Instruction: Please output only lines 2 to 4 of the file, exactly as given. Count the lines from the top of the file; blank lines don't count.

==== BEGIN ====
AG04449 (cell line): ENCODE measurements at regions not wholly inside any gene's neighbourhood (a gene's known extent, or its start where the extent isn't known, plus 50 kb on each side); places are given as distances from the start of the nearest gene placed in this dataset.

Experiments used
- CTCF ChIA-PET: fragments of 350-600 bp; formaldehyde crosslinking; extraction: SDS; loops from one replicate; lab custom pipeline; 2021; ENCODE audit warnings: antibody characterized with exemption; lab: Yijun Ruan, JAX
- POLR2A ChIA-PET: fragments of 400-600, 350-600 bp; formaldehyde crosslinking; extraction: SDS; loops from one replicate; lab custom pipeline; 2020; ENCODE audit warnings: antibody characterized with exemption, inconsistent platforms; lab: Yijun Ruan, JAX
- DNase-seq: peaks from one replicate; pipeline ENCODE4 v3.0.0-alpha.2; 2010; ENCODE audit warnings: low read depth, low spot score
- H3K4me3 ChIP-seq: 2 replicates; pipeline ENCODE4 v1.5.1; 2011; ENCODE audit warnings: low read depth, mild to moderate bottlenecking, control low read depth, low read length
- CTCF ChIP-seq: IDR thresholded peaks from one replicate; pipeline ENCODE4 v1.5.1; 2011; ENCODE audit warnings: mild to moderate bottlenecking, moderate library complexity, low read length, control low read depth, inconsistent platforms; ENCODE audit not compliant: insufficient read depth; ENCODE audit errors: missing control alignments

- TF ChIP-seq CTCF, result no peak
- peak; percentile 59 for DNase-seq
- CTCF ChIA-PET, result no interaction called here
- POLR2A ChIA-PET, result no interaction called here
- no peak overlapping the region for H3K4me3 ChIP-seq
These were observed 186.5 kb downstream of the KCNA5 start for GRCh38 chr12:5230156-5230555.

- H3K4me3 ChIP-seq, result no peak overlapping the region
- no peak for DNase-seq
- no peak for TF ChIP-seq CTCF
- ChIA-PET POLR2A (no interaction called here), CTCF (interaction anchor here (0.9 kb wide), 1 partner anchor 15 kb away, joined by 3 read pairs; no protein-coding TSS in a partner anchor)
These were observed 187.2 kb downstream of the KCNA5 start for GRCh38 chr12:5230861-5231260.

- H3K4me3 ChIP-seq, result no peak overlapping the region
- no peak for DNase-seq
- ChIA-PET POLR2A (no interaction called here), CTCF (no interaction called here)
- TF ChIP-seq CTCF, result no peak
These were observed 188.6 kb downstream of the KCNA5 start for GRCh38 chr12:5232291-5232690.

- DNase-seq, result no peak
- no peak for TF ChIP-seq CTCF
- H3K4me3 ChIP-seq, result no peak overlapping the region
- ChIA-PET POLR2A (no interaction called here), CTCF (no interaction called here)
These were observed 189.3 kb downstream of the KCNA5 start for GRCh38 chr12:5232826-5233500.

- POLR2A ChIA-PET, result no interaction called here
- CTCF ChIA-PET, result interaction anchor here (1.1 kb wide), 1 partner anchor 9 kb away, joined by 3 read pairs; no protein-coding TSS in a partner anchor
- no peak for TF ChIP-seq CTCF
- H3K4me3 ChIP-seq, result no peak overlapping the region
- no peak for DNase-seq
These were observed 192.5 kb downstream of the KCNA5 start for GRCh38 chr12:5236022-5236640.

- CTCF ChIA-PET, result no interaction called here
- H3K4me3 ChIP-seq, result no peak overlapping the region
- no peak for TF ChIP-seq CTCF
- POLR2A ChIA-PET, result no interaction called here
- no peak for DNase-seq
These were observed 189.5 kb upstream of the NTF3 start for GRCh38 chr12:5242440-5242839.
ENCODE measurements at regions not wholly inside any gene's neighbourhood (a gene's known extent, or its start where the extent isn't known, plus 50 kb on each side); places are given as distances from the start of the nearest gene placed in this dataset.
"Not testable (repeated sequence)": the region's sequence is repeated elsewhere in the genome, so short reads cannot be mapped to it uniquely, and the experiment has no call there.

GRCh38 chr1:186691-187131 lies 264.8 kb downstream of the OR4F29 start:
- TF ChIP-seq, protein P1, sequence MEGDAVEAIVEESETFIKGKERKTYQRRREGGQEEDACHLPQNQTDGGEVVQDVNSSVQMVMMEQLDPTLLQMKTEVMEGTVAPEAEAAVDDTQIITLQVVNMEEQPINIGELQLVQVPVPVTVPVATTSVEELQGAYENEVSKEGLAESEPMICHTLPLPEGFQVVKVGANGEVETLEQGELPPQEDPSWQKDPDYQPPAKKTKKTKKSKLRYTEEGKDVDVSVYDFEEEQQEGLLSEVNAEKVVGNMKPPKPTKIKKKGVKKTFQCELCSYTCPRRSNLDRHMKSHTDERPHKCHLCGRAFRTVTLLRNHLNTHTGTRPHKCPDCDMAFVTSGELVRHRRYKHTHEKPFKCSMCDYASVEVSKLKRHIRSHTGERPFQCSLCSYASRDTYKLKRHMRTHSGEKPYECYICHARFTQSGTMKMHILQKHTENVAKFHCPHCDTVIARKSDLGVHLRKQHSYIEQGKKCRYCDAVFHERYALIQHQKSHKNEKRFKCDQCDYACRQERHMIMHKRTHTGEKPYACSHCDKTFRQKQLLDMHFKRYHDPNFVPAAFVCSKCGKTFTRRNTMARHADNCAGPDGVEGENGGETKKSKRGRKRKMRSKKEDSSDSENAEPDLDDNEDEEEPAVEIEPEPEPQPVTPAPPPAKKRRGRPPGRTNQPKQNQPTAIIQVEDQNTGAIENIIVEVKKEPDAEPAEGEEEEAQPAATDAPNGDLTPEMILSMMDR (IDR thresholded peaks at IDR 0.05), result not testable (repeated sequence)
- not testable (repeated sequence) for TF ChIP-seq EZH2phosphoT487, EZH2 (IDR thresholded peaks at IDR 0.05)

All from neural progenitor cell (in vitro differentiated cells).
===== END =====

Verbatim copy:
Experiments used
- CTCF ChIA-PET: fragments of 350-600 bp; formaldehyde crosslinking; extraction: SDS; loops from one replicate; lab custom pipeline; 2021; ENCODE audit warnings: antibody characterized with exemption; lab: Yijun Ruan, JAX
- POLR2A ChIA-PET: fragments of 400-600, 350-600 bp; formaldehyde crosslinking; extraction: SDS; loops from one replicate; lab custom pipeline; 2020; ENCODE audit warnings: antibody characterized with exemption, inconsistent platforms; lab: Yijun Ruan, JAX